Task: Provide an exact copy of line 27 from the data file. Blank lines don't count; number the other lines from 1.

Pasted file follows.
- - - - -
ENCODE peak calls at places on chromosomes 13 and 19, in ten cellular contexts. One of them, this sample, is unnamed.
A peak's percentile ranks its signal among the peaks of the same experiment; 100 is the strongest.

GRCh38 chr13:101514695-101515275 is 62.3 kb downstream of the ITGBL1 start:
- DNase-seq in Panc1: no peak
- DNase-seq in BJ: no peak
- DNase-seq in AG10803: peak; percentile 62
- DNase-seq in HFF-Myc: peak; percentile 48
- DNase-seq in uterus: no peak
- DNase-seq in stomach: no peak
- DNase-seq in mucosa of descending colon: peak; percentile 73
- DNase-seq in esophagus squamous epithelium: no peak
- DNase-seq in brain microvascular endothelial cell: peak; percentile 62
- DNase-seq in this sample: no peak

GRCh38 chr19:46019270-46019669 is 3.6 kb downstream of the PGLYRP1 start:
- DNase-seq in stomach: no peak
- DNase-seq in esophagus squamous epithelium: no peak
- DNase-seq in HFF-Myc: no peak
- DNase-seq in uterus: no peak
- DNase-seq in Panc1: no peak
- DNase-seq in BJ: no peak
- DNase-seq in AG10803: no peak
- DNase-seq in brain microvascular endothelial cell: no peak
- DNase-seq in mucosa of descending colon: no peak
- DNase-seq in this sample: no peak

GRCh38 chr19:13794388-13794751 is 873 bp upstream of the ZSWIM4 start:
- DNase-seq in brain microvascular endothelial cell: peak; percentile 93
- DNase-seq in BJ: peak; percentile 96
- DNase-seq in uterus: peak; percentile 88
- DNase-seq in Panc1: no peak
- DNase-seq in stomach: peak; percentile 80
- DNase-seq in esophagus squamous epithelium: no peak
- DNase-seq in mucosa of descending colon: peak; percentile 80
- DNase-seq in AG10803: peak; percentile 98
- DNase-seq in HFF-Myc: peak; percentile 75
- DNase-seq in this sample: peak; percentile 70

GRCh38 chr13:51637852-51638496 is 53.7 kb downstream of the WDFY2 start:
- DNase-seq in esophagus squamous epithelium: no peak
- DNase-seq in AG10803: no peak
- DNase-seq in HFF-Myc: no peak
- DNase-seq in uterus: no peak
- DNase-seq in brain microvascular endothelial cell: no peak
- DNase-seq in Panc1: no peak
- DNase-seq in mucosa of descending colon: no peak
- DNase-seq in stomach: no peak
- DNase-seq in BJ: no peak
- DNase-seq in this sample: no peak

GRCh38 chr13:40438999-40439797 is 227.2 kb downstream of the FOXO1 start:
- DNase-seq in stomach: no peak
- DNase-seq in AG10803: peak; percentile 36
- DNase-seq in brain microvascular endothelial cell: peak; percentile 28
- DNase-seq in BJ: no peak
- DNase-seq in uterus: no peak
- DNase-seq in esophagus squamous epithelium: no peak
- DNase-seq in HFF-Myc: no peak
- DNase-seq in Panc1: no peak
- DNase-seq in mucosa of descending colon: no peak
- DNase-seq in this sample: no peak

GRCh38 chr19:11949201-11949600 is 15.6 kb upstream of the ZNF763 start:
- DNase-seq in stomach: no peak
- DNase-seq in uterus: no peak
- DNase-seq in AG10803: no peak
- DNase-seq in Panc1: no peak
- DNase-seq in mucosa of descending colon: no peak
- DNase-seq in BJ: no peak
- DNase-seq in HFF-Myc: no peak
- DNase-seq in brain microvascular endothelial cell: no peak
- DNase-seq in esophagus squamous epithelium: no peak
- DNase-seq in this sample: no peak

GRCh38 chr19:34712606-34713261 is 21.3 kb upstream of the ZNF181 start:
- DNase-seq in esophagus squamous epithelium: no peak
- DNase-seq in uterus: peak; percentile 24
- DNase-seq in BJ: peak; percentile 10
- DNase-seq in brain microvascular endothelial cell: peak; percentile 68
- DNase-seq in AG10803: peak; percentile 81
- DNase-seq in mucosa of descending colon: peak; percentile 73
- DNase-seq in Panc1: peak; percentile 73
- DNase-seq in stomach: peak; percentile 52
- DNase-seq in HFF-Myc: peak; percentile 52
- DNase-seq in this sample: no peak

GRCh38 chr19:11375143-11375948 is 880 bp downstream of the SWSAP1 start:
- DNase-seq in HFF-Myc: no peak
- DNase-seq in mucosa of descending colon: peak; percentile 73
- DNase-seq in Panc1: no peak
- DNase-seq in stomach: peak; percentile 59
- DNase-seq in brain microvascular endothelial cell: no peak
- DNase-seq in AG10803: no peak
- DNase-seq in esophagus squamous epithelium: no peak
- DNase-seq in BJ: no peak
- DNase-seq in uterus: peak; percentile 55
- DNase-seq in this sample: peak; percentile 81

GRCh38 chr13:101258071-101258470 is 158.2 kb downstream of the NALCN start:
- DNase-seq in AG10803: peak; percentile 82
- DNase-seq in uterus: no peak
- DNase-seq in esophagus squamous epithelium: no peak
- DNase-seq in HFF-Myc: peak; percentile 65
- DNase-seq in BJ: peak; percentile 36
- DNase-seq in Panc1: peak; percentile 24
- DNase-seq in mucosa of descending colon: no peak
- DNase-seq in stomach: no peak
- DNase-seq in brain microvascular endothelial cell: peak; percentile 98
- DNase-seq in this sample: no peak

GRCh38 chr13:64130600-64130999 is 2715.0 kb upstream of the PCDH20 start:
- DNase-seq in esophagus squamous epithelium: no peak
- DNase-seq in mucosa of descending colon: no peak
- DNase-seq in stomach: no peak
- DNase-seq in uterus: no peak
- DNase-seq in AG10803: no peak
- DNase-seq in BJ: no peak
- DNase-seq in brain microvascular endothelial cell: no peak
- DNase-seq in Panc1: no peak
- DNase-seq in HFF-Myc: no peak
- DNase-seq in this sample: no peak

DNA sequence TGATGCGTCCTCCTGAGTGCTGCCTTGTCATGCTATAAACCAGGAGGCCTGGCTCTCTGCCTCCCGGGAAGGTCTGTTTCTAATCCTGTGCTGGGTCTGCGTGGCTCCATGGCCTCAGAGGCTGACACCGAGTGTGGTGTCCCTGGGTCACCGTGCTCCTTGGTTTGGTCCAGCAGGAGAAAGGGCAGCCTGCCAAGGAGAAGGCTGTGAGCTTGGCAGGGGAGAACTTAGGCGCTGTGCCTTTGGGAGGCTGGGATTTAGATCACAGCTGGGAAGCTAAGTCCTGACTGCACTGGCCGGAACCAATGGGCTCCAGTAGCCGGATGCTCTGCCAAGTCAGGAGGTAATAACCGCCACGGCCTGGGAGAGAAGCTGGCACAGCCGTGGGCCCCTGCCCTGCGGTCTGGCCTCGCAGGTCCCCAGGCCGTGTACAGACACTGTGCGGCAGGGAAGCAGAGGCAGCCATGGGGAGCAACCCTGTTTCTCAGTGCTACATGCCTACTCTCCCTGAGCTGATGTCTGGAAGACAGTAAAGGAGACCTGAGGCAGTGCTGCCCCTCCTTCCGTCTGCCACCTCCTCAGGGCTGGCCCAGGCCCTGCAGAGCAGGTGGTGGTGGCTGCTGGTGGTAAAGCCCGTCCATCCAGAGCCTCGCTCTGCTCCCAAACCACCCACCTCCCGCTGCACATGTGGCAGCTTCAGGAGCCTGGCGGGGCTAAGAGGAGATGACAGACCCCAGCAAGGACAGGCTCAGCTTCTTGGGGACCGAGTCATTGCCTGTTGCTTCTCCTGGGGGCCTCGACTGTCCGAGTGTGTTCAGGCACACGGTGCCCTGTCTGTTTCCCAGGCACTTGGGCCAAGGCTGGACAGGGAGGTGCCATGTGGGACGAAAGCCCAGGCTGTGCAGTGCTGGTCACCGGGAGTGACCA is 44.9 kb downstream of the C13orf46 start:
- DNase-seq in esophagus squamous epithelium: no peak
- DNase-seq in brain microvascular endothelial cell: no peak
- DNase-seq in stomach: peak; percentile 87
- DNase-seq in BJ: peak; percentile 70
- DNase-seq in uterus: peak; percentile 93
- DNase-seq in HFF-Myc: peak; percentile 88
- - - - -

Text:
- DNase-seq in BJ: peak; percentile 96